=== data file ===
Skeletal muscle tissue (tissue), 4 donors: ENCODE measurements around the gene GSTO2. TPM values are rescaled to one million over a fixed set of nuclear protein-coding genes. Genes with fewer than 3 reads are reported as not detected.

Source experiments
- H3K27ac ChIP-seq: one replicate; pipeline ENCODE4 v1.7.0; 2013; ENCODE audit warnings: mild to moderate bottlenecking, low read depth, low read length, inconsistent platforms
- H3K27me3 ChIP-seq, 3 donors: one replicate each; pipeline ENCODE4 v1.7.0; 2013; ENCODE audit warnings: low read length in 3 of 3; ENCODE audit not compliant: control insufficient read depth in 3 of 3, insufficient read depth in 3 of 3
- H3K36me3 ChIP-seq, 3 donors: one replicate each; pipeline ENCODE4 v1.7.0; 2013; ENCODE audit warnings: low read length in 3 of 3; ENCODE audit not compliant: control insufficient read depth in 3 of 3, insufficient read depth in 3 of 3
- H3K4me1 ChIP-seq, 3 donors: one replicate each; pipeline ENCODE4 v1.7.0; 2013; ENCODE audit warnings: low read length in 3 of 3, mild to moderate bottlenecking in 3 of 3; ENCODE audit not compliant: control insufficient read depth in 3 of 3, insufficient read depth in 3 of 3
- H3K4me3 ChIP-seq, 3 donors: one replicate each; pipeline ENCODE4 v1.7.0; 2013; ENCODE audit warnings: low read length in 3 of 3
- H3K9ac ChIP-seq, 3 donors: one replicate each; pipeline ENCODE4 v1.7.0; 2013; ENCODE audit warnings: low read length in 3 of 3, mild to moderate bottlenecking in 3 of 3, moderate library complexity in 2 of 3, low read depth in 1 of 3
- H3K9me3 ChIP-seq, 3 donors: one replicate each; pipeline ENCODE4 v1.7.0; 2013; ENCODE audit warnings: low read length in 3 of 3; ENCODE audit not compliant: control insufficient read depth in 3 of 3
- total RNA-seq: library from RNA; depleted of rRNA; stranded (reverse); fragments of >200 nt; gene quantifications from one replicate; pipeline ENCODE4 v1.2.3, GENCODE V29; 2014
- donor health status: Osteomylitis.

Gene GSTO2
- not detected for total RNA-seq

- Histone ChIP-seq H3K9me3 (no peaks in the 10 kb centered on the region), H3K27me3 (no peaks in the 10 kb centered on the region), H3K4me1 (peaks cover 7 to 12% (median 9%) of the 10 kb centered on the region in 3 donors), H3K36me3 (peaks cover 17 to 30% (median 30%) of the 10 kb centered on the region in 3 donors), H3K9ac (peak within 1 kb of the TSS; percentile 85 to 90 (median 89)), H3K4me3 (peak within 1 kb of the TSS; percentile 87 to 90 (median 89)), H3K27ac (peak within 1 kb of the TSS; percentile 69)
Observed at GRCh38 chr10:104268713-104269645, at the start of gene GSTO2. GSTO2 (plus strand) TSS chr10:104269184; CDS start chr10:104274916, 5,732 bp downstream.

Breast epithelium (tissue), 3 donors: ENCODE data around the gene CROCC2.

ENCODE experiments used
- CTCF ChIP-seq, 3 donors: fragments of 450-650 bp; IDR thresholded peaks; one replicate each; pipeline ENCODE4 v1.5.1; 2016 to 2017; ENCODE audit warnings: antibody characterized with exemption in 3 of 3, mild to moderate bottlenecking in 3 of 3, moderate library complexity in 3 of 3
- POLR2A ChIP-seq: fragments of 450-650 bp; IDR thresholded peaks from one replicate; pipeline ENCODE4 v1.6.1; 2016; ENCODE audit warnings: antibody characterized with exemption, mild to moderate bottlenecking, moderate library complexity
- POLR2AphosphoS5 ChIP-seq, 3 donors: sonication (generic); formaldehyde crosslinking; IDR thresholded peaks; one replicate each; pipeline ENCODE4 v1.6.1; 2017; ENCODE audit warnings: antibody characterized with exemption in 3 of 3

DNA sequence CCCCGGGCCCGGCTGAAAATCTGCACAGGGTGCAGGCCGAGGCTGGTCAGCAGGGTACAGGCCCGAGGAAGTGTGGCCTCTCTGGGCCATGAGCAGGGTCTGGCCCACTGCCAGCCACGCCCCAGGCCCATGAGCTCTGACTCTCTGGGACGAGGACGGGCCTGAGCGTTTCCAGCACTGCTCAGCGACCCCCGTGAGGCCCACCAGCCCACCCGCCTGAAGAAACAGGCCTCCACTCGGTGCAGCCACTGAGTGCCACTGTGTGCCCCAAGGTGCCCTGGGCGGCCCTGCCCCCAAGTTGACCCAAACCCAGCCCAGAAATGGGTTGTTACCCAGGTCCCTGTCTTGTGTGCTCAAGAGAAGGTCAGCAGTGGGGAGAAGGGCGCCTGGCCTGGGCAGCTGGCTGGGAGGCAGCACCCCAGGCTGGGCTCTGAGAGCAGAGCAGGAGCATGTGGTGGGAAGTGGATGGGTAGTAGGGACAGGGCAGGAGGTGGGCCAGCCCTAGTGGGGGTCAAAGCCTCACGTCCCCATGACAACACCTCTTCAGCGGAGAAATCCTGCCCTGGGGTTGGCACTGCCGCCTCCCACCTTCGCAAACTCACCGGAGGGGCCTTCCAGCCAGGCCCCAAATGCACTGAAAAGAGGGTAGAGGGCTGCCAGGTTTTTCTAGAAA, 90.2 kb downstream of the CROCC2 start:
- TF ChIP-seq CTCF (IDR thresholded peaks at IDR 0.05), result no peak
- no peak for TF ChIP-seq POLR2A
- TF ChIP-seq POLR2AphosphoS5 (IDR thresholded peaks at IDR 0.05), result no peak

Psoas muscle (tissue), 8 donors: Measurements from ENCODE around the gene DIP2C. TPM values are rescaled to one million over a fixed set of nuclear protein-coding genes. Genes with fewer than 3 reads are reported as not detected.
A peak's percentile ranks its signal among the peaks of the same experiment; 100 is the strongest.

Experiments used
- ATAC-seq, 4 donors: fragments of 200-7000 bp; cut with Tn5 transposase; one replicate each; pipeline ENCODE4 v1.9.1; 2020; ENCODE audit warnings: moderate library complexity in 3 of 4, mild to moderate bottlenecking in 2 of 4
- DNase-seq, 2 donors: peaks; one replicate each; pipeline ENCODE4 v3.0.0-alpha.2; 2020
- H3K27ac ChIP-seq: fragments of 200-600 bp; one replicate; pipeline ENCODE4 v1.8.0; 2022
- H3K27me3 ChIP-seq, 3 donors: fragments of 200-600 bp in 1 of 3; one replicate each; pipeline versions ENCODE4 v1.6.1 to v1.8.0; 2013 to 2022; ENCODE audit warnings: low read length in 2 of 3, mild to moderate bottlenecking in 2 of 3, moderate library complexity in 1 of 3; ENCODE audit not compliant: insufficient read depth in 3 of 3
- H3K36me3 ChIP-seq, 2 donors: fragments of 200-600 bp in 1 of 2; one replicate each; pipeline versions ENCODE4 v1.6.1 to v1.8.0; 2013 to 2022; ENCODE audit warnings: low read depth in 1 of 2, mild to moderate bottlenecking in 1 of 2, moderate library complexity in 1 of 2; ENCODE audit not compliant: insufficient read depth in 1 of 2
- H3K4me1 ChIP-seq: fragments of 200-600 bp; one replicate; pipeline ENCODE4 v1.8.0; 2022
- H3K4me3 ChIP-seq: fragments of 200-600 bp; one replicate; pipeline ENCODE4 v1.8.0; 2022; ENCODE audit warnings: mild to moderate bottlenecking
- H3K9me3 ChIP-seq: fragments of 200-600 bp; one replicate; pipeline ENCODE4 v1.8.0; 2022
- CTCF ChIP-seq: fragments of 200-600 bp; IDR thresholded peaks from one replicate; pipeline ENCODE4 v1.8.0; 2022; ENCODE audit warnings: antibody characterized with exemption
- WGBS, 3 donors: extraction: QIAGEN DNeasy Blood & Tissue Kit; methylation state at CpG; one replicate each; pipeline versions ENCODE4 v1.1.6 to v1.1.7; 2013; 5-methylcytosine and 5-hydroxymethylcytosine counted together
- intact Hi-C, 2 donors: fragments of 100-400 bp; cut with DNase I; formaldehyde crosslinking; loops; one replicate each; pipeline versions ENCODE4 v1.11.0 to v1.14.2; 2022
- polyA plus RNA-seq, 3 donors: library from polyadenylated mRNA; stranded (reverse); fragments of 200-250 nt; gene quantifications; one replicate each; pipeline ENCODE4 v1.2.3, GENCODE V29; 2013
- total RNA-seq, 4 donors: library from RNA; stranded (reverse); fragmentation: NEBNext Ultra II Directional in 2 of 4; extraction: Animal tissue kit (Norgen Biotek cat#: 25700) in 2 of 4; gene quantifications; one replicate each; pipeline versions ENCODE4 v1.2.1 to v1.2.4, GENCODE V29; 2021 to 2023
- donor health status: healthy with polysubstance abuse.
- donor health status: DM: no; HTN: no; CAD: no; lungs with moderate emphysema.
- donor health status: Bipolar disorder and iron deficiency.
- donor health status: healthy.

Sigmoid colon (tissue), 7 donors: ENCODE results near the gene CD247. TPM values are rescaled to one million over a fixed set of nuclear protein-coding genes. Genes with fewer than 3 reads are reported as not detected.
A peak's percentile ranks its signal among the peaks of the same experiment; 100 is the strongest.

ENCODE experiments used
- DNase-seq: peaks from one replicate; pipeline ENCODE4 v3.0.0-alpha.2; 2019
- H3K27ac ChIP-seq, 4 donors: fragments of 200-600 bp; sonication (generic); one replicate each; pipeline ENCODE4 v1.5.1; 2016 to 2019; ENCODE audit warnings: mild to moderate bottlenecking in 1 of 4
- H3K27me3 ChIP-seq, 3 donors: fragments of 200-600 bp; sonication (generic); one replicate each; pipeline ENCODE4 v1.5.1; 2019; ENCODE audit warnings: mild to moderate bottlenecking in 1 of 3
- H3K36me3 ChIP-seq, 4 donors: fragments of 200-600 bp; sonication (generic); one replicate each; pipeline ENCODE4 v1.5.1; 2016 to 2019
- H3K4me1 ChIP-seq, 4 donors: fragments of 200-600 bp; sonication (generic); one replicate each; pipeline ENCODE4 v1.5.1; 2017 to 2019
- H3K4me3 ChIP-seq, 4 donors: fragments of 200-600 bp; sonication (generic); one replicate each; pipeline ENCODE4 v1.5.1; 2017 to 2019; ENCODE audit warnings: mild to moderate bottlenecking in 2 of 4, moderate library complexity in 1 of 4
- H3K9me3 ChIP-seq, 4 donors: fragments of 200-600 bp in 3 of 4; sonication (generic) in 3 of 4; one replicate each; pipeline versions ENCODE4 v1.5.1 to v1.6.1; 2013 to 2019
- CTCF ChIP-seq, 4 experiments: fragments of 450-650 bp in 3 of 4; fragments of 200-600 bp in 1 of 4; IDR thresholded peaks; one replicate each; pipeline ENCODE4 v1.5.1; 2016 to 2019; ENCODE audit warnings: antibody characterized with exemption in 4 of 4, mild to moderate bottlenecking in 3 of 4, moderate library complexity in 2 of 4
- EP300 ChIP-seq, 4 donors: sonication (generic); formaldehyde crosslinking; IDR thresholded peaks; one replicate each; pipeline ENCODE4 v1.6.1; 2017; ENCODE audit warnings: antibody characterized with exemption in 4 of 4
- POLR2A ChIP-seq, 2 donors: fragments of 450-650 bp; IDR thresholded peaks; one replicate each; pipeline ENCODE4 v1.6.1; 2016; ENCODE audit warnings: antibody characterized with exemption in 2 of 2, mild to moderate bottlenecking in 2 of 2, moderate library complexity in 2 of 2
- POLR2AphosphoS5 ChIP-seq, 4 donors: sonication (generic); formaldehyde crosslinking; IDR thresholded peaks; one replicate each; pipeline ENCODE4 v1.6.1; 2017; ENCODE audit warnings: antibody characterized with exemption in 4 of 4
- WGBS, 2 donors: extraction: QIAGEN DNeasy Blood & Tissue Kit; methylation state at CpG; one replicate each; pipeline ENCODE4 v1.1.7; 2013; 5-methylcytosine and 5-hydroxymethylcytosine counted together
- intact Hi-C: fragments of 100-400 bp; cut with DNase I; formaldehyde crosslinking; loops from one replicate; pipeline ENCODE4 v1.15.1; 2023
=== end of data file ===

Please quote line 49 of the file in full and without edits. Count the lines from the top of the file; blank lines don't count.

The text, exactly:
- H3K27ac ChIP-seq, 4 donors: fragments of 200-600 bp; sonication (generic); one replicate each; pipeline ENCODE4 v1.5.1; 2016 to 2019; ENCODE audit warnings: mild to moderate bottlenecking in 1 of 4